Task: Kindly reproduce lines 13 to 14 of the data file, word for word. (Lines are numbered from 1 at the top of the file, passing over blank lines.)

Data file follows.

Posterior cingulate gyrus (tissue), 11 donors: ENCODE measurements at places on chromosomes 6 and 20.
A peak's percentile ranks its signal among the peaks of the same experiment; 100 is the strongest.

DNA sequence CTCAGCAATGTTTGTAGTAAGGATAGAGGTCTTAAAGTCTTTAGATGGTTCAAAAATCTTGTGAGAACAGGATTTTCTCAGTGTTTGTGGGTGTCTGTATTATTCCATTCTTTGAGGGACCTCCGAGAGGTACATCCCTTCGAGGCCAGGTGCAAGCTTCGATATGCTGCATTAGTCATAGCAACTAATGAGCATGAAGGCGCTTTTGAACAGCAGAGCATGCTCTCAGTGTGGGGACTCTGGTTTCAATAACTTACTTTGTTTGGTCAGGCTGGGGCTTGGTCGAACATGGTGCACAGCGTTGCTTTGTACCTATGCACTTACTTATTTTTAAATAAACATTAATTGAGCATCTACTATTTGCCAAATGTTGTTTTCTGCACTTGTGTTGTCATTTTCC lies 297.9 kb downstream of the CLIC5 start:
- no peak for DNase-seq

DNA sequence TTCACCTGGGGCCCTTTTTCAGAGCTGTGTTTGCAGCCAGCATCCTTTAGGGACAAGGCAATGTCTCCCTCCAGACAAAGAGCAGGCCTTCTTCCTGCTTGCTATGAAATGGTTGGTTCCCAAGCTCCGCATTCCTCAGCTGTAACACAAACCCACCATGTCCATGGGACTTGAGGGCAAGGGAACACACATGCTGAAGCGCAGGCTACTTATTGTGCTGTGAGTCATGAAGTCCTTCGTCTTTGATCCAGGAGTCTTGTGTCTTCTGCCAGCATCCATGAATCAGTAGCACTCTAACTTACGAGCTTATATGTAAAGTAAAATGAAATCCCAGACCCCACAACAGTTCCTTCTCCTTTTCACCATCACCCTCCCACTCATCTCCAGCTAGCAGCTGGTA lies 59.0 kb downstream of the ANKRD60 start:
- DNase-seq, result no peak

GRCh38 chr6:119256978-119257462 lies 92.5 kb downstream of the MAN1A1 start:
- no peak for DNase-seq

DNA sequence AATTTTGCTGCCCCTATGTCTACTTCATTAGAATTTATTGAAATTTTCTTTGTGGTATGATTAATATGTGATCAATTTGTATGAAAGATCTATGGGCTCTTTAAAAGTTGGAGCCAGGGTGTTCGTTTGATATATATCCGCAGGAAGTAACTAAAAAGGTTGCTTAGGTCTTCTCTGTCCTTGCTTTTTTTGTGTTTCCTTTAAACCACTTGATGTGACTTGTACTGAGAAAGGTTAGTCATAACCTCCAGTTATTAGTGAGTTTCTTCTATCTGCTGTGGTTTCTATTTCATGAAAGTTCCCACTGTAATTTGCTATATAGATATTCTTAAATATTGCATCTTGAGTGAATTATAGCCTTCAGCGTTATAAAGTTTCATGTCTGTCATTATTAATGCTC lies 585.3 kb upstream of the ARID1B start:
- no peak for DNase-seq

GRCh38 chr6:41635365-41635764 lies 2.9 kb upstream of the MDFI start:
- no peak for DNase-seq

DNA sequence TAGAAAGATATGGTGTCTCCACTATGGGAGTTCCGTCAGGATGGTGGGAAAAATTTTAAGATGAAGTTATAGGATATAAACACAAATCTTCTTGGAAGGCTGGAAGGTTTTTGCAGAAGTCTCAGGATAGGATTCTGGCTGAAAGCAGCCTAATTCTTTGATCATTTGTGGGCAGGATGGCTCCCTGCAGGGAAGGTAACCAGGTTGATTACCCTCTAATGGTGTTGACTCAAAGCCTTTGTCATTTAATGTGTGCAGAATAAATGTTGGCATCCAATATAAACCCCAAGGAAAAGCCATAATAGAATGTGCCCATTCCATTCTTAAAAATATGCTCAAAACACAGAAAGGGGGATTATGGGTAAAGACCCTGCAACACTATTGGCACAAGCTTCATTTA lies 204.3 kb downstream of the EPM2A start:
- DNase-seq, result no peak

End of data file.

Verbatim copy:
DNA sequence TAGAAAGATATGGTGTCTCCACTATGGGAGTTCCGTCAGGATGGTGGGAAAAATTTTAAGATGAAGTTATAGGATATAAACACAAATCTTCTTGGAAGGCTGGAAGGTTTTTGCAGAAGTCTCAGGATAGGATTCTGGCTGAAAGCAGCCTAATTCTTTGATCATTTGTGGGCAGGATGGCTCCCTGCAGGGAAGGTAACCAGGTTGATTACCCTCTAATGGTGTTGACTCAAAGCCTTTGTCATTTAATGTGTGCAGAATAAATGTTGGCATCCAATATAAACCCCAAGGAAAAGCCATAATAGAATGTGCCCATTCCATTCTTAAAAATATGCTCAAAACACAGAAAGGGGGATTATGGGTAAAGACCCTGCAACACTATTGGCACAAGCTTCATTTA lies 204.3 kb downstream of the EPM2A start:
- DNase-seq, result no peak